United States District Court, D. South Carolina, Aiken Division
Timothy M. Cain, United States District Judge
an inmate proceeding pro se, filed this action pursuant to 42
U.S.C. § 1983. In accordance with 28 U.S.C. §
636(b)(1) and Local Civil Rule 73.02, D.S.C., this matter was
referred to a magistrate judge for pretrial handling. Before
the court is the magistrate judge's Report and
Recommendation (“Report”), recommending that the
court dismiss Plaintiff's complaint without prejudice and
without issuance and service of process. (ECF No. 8).
Plaintiff was advised of his right to file objections to the
Report. (ECF No. 8 at 7). Plaintiff has timely filed
objections. (ECF No. 10).
Report has no presumptive weight and the responsibility to
make a final determination in this matter remains with this
court. See Mathews v. Weber, 423 U.S. 261, 270-71
(1976). In the absence of objections, this court is not
required to provide an explanation for adopting the Report.
See Camby v. Davis, 718 F.2d 198, 199 (4th Cir.
1983). Rather, “in the absence of a timely filed
objection, a district court need not conduct a de novo
review, but instead must only satisfy itself that there is no
clear error on the face of the record in order to accept the
recommendation.” Diamond v. Colonial Life &
Acc. Ins. Co., 416 F.3d 310, 315 (4th Cir. 2005)
(quoting Fed.R.Civ.P. 72 advisory committee's note).
sets forth three specific objections to the Report. In his
first objection, Plaintiff argues that Dr. McRee purposely
refused to send him to an orthopedic physician. He argues
that Dr. McRee has not given him a proper scoliosis
examination and it is possible that, with a proper
examination and treatment by an orthopedist, his pain over
the past twelve months could have been avoided. He also
contends that the magistrate judge's recommendation in
the Report that this action should be dismissed is premature,
and that he needs to conduct discovery to be able to prove
have repeatedly rejected medical indifference claims alleging
that medical practitioners failed to provide diagnostic
tests, even in cases where such tests might have proved
highly beneficial to the prisoner-plaintiffs or where failure
to provide such tests may have constituted medical
malpractice. See, e.g., Estelle v. Gamble, 429 U.S.
97, 107 (1976) (“[T]he question whether an X-ray or
additional diagnostic techniques or forms of treatment is
indicated is a classic example of a matter for medical
judgment. A medical decision not to order an X-ray, or like
measures, does not represent cruel and unusual
punishment.”). A prison inmate “does not enjoy a
constitutional right to the treatment of his or her
choice.” De'Lonta v. Johnson, 708 F.3d
520, 526 (4th Cir. 2013). Having carefully reviewed
Plaintiff's objections and the evidence submitted by both
parties, the court agrees with the magistrate judge that this
is not a case of deliberate indifference to serious medical
needs, but simply a disagreement between Plaintiff and prison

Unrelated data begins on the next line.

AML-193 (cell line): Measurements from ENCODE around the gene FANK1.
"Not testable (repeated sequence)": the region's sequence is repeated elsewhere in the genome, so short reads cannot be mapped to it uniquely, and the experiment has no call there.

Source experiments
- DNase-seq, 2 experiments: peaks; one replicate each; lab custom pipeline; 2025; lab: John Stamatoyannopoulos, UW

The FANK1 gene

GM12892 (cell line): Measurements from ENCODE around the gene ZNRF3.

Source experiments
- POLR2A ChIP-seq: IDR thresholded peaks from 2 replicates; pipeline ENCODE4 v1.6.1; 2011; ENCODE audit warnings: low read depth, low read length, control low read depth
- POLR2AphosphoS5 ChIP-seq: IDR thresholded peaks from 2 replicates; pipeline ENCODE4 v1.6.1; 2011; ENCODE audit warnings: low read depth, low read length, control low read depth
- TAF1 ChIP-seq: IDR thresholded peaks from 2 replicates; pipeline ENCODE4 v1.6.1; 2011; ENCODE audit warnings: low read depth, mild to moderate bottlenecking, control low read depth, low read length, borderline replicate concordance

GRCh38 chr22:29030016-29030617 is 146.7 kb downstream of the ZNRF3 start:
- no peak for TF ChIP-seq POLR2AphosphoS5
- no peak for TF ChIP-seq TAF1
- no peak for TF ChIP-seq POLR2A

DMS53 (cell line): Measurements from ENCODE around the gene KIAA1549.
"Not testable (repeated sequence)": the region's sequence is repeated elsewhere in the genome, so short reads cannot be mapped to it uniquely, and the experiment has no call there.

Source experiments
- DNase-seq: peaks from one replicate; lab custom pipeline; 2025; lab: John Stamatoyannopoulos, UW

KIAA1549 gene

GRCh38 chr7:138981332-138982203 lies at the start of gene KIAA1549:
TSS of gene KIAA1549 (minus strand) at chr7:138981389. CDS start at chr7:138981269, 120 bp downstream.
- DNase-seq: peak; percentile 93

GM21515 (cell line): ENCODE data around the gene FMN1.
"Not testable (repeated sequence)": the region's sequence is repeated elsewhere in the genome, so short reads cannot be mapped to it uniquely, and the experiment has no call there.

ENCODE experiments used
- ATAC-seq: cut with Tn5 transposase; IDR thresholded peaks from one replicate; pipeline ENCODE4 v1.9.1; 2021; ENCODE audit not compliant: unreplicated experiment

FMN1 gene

health care staff about the appropriate course of his
second objection, Plaintiff alleges that Nurse Terry Andrews
was purposely indifferent to his medical needs when she
interfered with his receipt of a pair of high-top or mid- top
athletic shoes which had been prescribed by Dr. McRee. In his
Complaint, however, Plaintiff alleges that Nurse Andrews
ordered the wrong shoes and then destroyed the prescription
to cover up that she had ordered the wrong shoes. (Compl. at
8). Moreover, in regard to his grievance, he stated that
Nurse Andrews “failed to properly describe the type of
shoes that needed to be ordered.” (ECF No. 1-1 at 1).
The magistrate judge stated that, at most, Plaintiff's
allegations support a negligence claim which is not
actionable under § 1983. (Report at 5). In his
Objections, Plaintiff now contends that Nurse Andrews
intentionally changed the description of the prescribed shoes
and then destroyed the original prescription. Plaintiff
cannot use his objections to plead new facts not alleged in
his complaint, especially when those new facts are
contradictory to those alleged in the complaint. Compare
United States v. George, 971 F.2d 1113, 1118 (4th Cir.
1992) (specifying a district court has the duty “to
consider all arguments . . ., regardless of whether they were
raised before the magistrate” (emphasis added))
with Backus v. Cox, C/A No. 4:13-cv-00881-RBH, 2013
WL 5707328, at *2 (D.S.C. Oct.18, 2013) (“Plaintiff,
however, cannot use his objections to plead new claims or
cure the factual defects of his existing claims against
Defendant . . . ”). See Ferola v. McCall, C/A
No. 9:16-cv-00547-RBH-BM, 2017 WL 490113, *3 n.11 (D.S.C.
Feb. 7, 2017). The court agrees with the magistrate judge
that Plaintiff's allegations in his Complaint support
only a negligence claim against Nurse Andrews and is not
actionable under §1983.
third objection, Plaintiff contends that Defendants Corporal
Lee and Officer Miskints denied him access to the courts by
causing him to be late to a hearing on September 2, 2015.
Additionally, he contends that the remaining defendants are
also responsible for causing him to be late to this hearing.
As the magistrate judge noted, Plaintiff has not alleged any
prejudice in regard to his denial of access to court claims.
(Report at 6).
court has thoroughly reviewed the Report and Plaintiff's
objections and finds no reason to deviate from the
Report's recommended disposition. Accordingly, the court
finds Plaintiff's objections are overruled. Based on the
foregoing, the court adopts the Report (ECF No. 8) and
incorporates it herein, and Plaintiff's complaint is
DISMISSED without prejudice and without issuance and service
IS SO ORDERED.
OF RIGHT TO APPEAL
parties are hereby notified of the right to appeal this order
pursuant to Rules 3 and 4 of the ...